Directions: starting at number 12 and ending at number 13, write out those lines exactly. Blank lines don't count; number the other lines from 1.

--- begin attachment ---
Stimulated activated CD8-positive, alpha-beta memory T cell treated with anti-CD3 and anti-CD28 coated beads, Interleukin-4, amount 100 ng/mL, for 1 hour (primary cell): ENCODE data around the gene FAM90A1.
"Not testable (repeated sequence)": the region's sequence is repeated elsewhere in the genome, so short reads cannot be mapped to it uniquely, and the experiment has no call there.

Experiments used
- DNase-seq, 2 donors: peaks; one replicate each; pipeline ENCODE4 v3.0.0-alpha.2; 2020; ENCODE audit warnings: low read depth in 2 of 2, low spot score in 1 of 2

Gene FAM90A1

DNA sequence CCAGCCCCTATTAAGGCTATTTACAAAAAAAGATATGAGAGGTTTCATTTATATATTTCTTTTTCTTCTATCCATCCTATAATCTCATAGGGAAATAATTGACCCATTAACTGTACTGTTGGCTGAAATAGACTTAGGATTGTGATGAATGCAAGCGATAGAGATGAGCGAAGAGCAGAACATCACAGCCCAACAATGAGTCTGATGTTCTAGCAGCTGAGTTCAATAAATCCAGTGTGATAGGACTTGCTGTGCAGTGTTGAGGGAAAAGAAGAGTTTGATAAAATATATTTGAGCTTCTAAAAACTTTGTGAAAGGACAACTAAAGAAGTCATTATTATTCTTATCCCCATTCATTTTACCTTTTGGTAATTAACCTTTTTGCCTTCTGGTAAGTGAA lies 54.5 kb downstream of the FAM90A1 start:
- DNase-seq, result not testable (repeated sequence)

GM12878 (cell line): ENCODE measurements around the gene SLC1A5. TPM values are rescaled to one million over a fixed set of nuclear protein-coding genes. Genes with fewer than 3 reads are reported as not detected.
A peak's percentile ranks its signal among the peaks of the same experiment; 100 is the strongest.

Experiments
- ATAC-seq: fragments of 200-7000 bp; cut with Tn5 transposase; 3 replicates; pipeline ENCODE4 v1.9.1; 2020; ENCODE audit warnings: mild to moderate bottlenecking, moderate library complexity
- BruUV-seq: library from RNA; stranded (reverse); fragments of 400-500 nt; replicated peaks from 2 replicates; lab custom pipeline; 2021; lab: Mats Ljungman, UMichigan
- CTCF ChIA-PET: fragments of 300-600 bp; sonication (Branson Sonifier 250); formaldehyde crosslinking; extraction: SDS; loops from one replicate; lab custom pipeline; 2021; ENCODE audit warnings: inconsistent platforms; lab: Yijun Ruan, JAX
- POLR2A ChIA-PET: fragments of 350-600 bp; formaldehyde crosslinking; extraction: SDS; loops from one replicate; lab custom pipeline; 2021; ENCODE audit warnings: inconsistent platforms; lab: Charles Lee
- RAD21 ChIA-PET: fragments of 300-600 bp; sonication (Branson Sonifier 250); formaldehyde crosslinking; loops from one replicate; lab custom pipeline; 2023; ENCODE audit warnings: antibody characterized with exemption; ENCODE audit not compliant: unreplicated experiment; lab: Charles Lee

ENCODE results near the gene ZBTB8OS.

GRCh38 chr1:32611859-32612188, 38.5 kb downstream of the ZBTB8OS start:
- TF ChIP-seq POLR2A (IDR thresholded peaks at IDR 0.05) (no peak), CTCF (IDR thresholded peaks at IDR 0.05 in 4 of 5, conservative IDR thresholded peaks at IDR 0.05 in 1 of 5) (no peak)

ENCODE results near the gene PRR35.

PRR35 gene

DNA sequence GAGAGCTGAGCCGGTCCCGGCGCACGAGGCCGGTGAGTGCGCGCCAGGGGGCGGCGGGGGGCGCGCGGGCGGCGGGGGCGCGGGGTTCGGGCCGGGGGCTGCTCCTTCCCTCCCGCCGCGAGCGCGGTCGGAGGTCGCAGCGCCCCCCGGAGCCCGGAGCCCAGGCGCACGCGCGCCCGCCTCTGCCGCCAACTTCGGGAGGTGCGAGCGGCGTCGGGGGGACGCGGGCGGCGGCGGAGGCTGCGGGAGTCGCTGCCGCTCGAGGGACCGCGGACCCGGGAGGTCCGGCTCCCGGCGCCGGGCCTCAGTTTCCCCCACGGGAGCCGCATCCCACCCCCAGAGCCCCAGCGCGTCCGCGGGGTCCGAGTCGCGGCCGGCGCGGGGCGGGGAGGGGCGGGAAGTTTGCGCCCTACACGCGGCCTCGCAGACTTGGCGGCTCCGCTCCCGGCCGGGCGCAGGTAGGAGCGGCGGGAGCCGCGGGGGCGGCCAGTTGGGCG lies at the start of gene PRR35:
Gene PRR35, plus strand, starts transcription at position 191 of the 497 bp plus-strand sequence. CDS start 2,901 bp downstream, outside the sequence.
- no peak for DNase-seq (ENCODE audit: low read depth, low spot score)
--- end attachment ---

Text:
- BruUV-seq: library from RNA; stranded (reverse); fragments of 400-500 nt; replicated peaks from 2 replicates; lab custom pipeline; 2021; lab: Mats Ljungman, UMichigan
- CTCF ChIA-PET: fragments of 300-600 bp; sonication (Branson Sonifier 250); formaldehyde crosslinking; extraction: SDS; loops from one replicate; lab custom pipeline; 2021; ENCODE audit warnings: inconsistent platforms; lab: Yijun Ruan, JAX